# How to compute the integral of $\int \sin(1-x^2)\,dx$

I tried substitution, $u=1-x^2,\, du = -2x\,dx ,\, dx = -\frac{du}{2x}$, yielding:

\begin{align} & \int \sin u \left(-\frac{du} 2 \right) \\[10pt] = {} & -\frac{1}{2}\int \sin(u)\,du \\[10pt] = {} & -\frac{1}{2}\cos u \\[10pt] = {} & -\frac{1}{2}\cos (1-x^2) \end{align}

WolframAlpha is showing something completely different, however. What's wrong with my solution?

• $dx=-\frac{du}{2x}$ is correct, but you didn't use this in the next line – A. Goodier Dec 17 '17 at 18:21
• @woofy I just factored it, shouldn't we do that with constants? – Trey Dec 17 '17 at 18:21
• Where did the $x$ go? – A. Goodier Dec 17 '17 at 18:22
• $$\int{\sin{(1-x^{2})}}dx=\sin{(1)}\int\cos{(x^{2})}dx+\cos{(1)}\int\sin{(x^{2})}dx$$ Now you can use the fact that $$\int{e^{ix^{n}}dx}=x_{1}F_{1}\Big(\frac{1}{n}, 1+\frac{1}{n}, ix^{n}\Big)$$ – Kiryl Pesotski Dec 17 '17 at 18:29
• @woofy can I factor $\frac{1}{2}*x$ then? – Trey Dec 17 '17 at 18:32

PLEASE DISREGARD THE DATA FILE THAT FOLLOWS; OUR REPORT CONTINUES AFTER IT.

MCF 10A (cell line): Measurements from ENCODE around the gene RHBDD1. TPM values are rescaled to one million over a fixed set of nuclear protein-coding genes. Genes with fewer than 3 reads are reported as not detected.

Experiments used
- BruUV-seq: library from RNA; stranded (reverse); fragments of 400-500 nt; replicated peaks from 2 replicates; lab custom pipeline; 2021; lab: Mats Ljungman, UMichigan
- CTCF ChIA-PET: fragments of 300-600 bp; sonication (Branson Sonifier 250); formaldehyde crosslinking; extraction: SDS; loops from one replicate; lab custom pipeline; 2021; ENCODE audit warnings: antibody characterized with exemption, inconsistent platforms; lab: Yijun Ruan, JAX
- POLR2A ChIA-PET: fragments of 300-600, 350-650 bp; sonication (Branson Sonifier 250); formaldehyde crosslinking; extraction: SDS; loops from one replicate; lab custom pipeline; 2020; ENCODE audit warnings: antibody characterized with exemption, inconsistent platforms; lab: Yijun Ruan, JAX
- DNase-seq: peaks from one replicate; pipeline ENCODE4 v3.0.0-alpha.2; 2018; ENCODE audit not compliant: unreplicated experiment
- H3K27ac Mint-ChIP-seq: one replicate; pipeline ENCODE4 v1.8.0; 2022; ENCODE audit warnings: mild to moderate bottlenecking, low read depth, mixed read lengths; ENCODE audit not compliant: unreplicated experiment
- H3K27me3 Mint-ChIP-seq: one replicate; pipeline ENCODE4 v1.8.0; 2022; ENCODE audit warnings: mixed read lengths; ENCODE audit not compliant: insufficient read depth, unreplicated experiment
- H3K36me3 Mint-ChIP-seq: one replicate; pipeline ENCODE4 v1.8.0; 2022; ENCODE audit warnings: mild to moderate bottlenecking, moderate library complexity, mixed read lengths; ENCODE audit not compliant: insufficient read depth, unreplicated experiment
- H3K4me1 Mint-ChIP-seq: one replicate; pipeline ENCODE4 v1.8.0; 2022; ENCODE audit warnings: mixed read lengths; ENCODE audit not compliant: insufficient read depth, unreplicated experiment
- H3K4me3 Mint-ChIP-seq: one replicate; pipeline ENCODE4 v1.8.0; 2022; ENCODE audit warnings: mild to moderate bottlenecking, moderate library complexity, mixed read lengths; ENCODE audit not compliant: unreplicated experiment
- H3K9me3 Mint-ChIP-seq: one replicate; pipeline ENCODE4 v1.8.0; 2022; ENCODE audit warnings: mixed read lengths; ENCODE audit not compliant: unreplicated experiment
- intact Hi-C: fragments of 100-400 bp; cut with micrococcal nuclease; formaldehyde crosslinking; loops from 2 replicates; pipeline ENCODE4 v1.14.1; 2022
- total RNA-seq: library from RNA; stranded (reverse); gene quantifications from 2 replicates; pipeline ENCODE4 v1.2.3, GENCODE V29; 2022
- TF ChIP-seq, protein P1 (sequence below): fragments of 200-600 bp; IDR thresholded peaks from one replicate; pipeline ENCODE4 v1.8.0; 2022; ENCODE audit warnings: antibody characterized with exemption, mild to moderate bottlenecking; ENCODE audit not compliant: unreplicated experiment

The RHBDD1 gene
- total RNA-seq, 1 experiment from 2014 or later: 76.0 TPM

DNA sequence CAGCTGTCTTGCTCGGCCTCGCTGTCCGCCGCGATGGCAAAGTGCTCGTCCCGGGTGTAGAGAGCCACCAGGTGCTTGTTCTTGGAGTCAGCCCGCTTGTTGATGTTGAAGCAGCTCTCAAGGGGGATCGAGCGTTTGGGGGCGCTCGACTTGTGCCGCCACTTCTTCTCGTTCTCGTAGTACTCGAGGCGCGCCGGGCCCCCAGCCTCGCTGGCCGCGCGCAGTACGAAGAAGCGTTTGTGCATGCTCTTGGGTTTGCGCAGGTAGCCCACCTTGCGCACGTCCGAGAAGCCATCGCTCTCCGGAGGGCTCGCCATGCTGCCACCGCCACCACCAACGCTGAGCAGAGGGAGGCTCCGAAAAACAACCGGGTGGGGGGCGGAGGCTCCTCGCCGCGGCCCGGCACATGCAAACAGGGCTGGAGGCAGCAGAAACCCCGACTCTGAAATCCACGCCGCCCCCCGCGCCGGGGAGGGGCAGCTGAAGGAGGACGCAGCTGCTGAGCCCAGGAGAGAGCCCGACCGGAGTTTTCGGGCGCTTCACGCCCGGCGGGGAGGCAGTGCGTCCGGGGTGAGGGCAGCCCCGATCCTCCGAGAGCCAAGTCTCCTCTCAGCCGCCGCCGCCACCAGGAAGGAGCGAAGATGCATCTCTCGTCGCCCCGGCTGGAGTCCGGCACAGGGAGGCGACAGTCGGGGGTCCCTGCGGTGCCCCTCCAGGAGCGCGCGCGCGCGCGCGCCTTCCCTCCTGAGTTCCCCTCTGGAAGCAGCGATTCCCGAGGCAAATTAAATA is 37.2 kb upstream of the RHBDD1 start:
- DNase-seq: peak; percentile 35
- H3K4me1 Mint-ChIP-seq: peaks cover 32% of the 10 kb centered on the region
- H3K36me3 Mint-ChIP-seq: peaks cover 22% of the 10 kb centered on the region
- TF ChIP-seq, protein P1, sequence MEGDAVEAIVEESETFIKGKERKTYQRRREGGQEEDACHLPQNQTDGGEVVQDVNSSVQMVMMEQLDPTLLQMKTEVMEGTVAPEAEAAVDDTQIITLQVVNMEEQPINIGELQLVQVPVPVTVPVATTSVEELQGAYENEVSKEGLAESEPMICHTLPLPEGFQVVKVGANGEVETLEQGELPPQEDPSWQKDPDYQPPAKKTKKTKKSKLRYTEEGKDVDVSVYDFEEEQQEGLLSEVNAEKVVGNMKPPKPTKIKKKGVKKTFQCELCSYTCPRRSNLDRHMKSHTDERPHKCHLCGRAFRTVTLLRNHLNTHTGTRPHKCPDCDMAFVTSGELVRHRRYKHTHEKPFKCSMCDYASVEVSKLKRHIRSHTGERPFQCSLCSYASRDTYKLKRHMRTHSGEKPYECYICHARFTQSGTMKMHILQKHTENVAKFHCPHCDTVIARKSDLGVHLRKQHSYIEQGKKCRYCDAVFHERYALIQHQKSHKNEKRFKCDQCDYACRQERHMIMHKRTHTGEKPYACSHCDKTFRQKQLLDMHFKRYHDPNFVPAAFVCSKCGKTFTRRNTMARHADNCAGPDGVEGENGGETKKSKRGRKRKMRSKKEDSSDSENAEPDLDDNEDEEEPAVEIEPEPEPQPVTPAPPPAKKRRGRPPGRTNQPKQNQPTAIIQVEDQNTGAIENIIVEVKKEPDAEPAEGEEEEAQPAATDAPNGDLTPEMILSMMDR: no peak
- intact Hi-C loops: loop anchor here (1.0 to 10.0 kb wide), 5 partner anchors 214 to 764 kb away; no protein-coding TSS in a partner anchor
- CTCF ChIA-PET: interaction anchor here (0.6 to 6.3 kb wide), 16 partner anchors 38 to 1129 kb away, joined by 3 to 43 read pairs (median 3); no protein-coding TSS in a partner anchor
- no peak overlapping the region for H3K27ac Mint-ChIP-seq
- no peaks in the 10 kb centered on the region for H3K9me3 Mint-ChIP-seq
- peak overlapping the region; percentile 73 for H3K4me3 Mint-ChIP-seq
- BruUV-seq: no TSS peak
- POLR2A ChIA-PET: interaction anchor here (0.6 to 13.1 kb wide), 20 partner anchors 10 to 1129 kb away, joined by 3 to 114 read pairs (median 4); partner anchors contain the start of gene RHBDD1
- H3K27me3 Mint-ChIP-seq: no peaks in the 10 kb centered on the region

Set $$1 - x^2 = a ~~~~~~~ dx = \frac{-1}{2 \sqrt{1 - a}} da$$

Hence

$$-\frac{1}{2}\int \frac{\sin(a)\ da}{\sqrt{1 - a}}$$

Elementary knowledge of analysis tell you that this is a Fresnel Type integral, and the solution can be written as

$$-\frac{1}{2}\sqrt{2 \pi }\cos(1) \left( S\left(\frac{\sqrt{2-2 x}}{\sqrt{\pi }}\right)-\cot(1) C\left(\frac{\sqrt{2-2 x}}{\sqrt{\pi }}\right)\right)$$

Where $S$ and $C$ stand for "Fresnel Sine and Cosine Integral"

Cot stands for the co-tangent.

More on Fresnel Integrals:

https://en.wikipedia.org/wiki/Fresnel_integral

• How did $\frac{-1}{2 \sqrt{1 - a}} da$ become $-\frac{1}{2}\int \frac{\sin(a)\ da}{\sqrt{1 - a}}$? – Trey Dec 17 '17 at 19:26
• Integration by substitution. You had a sine before, you have to maintain the sine after. Also the $-1/2$ constant has been taken out – Von Neumann Dec 17 '17 at 19:49

$$\int\sin(1-x^2)~dx$$

$$=\sin1\int\cos x^2~dx-\cos1\int\sin x^2~dx$$

$$=\sqrt{\dfrac{\pi}{2}}\left(\sin1~C\left(\sqrt{\dfrac{2}{\pi}}x\right)-\cos1~S\left(\sqrt{\dfrac{2}{\pi}}x\right)\right)+C$$ (according to http://mathworld.wolfram.com/FresnelIntegrals.html)